"… I must confess that we are increasing in wealth slowly. We have succeeded in getting the county devided this winter and expect the Seat of Justice in our town. However, there will be an election held in the Spring between new Manchester and new Cumberland and the one that has the most votes gets the seat of justice. There is a great stir about this subject of County Seat, the sitizens of our town have mad up twenty five hundred dollars for the purpose of the publick Buildings. Our countys name is hancock and if we get the seat of justice in our town in which I think there will be no doubt we may say welcome Hancock County…"
The Virginia Legislature passed a bill on Jan. 10, authorizing the creation of Hancock County out of the northern end of Brooke County. This was linked to ongoing discussion of a division of the state, separating western from eastern Virginia. Within a month of Pittenger's letter, citizens of New Cumberland petitioned for an election on the issue of locating the new county seat in their town, but the issue was not decided until the following year, and not until the end of 1850 did the Legislature give a grant of land to New Cumberland to build a Court House and Jail.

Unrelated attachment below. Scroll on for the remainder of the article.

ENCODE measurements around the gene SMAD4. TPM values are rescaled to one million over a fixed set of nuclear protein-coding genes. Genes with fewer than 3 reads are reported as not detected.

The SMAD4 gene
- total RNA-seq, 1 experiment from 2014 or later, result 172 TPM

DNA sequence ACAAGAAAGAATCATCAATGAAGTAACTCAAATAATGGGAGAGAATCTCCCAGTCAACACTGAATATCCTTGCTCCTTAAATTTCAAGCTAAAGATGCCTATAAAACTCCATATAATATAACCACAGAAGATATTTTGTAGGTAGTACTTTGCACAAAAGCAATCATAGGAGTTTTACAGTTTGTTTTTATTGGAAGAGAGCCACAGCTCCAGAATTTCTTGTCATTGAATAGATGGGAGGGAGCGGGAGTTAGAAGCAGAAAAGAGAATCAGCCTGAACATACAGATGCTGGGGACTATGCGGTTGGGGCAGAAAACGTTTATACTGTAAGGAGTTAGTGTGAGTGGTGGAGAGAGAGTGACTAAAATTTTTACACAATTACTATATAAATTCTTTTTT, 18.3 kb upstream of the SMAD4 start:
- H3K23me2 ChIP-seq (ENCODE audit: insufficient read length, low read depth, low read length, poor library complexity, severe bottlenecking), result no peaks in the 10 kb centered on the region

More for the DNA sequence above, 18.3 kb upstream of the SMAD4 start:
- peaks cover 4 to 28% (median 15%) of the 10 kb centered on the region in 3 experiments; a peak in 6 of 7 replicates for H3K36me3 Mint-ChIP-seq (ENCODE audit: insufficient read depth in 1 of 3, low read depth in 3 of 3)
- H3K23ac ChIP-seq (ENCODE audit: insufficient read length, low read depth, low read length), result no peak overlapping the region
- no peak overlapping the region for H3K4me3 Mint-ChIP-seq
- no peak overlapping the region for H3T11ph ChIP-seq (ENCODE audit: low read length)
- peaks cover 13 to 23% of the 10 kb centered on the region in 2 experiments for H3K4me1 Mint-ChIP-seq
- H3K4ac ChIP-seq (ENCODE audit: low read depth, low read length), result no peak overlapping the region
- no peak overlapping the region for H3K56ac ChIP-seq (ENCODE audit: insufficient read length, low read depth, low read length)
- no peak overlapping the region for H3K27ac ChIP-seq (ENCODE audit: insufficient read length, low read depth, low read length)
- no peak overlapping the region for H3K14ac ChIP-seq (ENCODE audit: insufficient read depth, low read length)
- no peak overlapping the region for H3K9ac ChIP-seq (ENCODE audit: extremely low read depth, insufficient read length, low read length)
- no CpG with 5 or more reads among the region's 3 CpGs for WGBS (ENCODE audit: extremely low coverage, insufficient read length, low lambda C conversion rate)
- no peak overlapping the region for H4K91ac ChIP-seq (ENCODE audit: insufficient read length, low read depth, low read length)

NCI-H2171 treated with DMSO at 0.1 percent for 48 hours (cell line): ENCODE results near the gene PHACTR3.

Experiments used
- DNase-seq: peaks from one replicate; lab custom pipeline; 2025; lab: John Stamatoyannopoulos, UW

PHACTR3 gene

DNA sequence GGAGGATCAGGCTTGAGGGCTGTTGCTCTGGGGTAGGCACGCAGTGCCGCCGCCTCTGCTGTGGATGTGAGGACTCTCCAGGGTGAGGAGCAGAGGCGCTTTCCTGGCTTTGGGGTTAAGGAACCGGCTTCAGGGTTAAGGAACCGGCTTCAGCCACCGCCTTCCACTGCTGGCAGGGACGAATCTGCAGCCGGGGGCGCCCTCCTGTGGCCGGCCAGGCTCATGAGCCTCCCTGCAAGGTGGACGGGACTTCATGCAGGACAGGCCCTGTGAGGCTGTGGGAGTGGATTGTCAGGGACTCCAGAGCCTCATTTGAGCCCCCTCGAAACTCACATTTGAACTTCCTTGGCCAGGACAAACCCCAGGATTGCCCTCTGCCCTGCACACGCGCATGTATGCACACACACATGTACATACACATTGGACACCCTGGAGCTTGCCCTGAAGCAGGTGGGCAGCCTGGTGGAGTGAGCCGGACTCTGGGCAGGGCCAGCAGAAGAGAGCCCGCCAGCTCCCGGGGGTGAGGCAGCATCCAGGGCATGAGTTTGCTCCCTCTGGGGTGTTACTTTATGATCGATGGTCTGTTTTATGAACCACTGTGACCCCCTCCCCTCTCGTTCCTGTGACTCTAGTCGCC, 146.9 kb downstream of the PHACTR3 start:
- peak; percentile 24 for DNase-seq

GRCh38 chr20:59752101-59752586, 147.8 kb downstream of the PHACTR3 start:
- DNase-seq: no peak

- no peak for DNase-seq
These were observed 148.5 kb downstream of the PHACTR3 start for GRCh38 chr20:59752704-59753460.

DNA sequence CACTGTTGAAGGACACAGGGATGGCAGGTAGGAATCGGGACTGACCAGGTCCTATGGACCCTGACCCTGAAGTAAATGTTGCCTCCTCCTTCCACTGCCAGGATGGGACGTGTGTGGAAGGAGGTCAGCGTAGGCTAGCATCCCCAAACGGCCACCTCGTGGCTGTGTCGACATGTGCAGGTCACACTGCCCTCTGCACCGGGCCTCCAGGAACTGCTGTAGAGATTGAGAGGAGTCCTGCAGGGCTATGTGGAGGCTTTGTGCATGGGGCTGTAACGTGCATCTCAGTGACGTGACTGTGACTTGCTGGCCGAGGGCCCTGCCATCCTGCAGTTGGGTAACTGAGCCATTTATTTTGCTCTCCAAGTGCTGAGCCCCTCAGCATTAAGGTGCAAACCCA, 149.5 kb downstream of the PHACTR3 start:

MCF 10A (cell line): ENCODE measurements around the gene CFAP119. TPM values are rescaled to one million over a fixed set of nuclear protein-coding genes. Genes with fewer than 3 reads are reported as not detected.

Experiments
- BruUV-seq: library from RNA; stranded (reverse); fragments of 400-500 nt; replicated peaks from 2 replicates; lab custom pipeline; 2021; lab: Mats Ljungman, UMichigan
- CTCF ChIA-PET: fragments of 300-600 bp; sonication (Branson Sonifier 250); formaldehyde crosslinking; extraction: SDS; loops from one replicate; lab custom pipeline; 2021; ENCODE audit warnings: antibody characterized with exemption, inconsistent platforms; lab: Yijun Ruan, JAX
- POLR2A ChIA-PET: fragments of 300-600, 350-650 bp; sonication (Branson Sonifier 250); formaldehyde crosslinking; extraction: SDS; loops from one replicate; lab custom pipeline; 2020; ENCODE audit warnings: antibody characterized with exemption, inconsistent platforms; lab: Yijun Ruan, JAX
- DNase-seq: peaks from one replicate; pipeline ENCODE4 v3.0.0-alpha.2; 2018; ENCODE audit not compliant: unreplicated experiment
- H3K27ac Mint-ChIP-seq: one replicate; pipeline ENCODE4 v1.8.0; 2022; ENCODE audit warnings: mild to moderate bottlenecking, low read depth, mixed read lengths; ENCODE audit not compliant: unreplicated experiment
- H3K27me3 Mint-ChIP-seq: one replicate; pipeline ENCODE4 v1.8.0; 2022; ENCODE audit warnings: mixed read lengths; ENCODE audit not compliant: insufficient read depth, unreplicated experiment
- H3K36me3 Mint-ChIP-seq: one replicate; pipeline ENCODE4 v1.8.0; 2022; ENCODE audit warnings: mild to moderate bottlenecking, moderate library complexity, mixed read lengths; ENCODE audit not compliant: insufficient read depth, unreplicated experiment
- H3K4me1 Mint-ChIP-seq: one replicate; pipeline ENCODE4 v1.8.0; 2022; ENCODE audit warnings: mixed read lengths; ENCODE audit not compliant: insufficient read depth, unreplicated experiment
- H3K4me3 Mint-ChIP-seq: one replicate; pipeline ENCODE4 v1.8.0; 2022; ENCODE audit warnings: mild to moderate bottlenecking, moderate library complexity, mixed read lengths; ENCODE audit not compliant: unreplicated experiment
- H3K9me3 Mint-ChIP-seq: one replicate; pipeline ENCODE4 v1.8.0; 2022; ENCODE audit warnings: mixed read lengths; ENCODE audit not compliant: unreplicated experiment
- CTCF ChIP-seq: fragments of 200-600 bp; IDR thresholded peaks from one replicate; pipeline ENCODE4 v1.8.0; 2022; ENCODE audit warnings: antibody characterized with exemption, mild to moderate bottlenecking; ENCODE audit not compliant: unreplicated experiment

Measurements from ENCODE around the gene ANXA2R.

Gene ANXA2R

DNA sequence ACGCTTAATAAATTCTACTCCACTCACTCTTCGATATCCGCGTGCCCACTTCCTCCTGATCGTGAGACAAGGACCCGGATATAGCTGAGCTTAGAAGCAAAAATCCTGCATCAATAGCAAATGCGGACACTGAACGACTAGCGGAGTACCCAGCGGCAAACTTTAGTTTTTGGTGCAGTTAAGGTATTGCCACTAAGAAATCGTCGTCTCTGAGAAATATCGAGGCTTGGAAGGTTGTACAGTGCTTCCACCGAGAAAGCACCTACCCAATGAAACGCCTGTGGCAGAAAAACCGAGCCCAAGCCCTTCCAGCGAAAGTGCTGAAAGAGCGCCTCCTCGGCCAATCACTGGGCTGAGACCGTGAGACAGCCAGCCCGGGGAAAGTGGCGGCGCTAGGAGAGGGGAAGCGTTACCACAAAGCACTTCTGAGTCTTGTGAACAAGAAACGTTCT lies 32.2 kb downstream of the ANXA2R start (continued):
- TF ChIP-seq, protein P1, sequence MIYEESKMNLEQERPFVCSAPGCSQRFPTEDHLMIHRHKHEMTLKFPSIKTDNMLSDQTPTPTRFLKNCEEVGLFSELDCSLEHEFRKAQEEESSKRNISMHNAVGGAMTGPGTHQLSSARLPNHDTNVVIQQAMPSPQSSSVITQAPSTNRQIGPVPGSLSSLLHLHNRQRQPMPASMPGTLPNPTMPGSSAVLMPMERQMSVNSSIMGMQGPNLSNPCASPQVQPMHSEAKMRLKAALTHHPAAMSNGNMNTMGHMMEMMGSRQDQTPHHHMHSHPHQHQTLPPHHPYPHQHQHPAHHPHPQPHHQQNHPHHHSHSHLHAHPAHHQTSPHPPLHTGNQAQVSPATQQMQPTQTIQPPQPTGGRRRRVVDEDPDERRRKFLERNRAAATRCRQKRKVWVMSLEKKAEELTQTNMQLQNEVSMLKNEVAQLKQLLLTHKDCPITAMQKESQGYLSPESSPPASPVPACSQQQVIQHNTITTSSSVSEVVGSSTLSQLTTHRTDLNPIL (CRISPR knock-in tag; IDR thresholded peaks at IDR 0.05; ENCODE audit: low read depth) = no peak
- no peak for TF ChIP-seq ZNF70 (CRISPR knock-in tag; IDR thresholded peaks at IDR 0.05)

The creation of Hancock County had far-reaching implications. The County boundary was sometimes considered the dividing line between the Northern and Southern states, but Hancock was decidedly linked to the North. At the start of the Civil War, some 60 Hancock residents, together with men from nearby counties, formed the First Virginia Volunteer Infantry to join the Union Army. The regiment had the distinction of fighting in the Battle of Philippi first military land engagement of the War, which catapulted General George McClellan to the national stage. The battle was fought south of New Cumberland, in an area of western Virginia, which like Hancock wanted to remain in the Union and subsequently became part of the state of West Virginia in May 1861. (Inventory #: 30798)